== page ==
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China’s lunar lander successfully sprouts cotton on the Moon

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Something is growing on the lunar surface

China’s Chang’e-4 lander.
Photo: China News Service / Getty Images

A biology experiment on board China’s recent Moon lander has sprouted tiny cotton plants, marking the first time that humans have grown plants on the lunar surface, Xinhua reports. Though people have grown flowers and other plants in Earth orbit before, such experiments had never been attempted on other planetary bodies besides Earth.

The news comes nearly two weeks after China’s Chang’e-4 mission became the first human-made vehicle to land softly on the far side of the Moon. Chang’e-4, which consists of a lunar lander and rover, is carrying multiple experiments and technologies to study the Moon’s terrain. The lander also has a 6.6-pound (3-kilogram) canister that contains six different biological species that are intended to germinate and grow. Those include seeds for cotton, rapeseed, potato, and Arabidopsis. Fruit fly eggs and yeast are also in the canister, forming a tiny ecosystem, according to Weibo.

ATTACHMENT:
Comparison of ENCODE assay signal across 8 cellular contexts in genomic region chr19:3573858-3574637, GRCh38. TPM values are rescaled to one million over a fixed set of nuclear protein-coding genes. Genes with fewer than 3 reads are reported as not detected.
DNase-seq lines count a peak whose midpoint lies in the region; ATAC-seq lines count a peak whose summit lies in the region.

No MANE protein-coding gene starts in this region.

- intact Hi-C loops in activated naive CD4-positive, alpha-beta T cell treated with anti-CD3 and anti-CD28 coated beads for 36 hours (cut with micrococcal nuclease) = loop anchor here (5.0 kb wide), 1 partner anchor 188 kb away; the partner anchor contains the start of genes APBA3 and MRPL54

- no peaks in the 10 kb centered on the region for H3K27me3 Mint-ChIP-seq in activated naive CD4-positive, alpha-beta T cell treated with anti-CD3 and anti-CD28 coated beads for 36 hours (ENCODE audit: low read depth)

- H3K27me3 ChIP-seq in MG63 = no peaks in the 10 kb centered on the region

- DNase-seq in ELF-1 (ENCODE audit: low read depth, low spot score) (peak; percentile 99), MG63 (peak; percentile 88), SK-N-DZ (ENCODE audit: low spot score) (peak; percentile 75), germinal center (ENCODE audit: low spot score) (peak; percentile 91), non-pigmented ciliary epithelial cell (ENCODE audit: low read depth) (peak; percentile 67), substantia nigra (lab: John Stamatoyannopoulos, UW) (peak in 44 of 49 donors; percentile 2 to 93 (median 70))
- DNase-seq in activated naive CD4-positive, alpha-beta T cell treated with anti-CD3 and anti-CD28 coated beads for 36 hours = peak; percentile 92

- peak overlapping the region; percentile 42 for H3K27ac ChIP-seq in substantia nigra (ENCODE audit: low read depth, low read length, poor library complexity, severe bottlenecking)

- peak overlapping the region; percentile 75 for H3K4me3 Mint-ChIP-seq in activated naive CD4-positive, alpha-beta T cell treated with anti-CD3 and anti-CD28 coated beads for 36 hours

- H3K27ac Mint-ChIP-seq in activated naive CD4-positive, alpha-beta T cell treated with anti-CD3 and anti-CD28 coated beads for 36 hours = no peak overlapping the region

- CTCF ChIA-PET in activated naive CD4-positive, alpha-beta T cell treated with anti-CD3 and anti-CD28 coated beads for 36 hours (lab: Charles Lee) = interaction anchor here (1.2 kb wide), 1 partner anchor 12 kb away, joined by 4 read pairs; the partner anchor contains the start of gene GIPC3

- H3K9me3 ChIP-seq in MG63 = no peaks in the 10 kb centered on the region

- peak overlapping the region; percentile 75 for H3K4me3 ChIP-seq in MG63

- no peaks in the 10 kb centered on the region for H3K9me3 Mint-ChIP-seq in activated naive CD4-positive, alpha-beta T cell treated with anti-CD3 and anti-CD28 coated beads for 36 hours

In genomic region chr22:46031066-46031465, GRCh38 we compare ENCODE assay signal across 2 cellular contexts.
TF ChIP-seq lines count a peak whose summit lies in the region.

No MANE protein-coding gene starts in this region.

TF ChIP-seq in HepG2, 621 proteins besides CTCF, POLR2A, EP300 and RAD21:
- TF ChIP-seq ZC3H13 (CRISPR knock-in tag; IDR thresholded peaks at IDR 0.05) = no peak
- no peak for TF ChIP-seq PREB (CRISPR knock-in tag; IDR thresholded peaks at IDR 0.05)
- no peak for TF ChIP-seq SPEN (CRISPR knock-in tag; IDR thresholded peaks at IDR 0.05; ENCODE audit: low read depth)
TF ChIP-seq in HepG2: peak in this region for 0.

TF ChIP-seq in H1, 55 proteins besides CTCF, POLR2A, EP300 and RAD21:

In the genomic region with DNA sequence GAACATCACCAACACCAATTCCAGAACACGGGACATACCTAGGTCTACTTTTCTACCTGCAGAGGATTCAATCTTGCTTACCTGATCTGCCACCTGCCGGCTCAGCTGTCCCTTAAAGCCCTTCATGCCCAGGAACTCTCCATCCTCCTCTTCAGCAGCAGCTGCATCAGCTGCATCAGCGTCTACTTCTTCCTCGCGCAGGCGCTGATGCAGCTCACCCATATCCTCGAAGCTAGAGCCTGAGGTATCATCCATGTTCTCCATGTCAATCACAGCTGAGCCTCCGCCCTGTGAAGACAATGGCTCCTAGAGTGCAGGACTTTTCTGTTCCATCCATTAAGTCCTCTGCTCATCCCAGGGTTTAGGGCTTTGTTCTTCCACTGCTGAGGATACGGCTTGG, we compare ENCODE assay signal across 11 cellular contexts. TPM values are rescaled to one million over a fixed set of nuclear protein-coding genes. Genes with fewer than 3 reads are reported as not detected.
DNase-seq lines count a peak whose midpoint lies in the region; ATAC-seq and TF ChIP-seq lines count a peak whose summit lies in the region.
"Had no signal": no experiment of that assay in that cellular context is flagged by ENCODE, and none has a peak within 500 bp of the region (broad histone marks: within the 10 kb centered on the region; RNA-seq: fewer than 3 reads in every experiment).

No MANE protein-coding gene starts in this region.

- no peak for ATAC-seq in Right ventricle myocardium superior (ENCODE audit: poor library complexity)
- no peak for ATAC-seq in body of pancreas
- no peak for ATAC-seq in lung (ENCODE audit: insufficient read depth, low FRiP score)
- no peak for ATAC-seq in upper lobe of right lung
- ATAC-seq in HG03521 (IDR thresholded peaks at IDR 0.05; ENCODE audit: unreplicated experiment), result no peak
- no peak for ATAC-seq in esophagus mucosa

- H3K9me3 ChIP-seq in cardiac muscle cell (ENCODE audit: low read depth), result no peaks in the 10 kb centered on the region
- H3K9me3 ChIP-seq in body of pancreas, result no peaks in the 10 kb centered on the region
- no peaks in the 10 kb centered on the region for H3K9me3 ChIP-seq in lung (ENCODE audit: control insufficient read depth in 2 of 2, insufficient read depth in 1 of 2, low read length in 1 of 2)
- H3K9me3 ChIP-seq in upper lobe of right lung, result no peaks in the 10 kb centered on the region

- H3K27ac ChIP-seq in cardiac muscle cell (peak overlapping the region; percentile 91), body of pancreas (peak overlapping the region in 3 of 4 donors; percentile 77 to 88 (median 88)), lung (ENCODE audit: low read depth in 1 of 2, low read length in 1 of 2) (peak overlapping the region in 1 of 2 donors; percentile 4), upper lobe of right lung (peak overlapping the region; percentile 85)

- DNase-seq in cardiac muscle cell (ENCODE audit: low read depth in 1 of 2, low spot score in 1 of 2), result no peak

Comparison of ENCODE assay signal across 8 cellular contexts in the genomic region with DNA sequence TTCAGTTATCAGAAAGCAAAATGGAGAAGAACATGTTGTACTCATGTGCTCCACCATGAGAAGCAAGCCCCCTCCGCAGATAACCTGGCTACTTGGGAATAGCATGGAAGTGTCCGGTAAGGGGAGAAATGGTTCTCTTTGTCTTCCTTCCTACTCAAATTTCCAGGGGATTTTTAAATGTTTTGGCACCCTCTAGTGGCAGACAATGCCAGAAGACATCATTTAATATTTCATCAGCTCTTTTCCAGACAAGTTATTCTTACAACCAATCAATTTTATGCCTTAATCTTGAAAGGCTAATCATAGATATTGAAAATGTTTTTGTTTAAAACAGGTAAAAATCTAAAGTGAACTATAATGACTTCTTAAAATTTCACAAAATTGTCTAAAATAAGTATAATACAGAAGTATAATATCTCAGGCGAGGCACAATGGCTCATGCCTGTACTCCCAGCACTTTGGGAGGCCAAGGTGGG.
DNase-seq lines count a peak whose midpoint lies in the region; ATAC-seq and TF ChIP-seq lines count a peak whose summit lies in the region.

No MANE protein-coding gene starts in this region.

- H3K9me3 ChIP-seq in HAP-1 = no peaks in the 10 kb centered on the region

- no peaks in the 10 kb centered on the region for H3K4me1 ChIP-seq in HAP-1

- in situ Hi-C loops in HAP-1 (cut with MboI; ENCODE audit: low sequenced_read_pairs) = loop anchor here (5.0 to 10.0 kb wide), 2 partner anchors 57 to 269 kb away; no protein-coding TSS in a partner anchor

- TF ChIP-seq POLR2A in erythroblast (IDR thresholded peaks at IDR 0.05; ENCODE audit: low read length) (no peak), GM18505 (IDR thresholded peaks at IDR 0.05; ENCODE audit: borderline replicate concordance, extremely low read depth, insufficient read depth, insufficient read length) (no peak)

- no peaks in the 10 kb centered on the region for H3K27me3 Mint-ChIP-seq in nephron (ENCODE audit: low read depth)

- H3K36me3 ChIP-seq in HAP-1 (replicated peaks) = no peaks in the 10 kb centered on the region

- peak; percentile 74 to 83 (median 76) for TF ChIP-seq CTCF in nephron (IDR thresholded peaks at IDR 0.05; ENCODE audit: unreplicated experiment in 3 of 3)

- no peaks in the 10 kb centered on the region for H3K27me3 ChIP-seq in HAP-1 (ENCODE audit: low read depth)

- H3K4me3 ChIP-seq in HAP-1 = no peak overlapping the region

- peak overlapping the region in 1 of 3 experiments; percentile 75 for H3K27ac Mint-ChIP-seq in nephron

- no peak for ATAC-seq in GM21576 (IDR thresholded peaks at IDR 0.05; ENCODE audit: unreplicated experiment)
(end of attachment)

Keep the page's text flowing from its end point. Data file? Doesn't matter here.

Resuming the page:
Soon after Chang’e-4’s landing, the biology experiment was turned on and given water. Now, China has released pictures of the payload taken on January 7th, which show sprouting cotton plants. The country has also shown pictures of a control version of the experiment located on Earth, which shows much more substantial growth. It seems that none of the other species in the canister on the Moon are growing, according to Xinhua. “This is limited in what it’s doing, but also unique from analog experiments on the Earth,” Andrew Jones, a freelance reporter who is following China’s space program, tells The Verge.

The experiment, developed by researchers and students at Chongqing University, is not the first time plants have been grown in a space environment. Astronauts have already grown multiple species of plants on board the International Space Station, including zinnia flowers, lettuce, and sunflowers. However, this is the first time that plants have been grown in the unique lunar environment. Compared to our planet, the Moon has one-sixth of the gravity, extreme temperature variations, and much higher levels of radiation.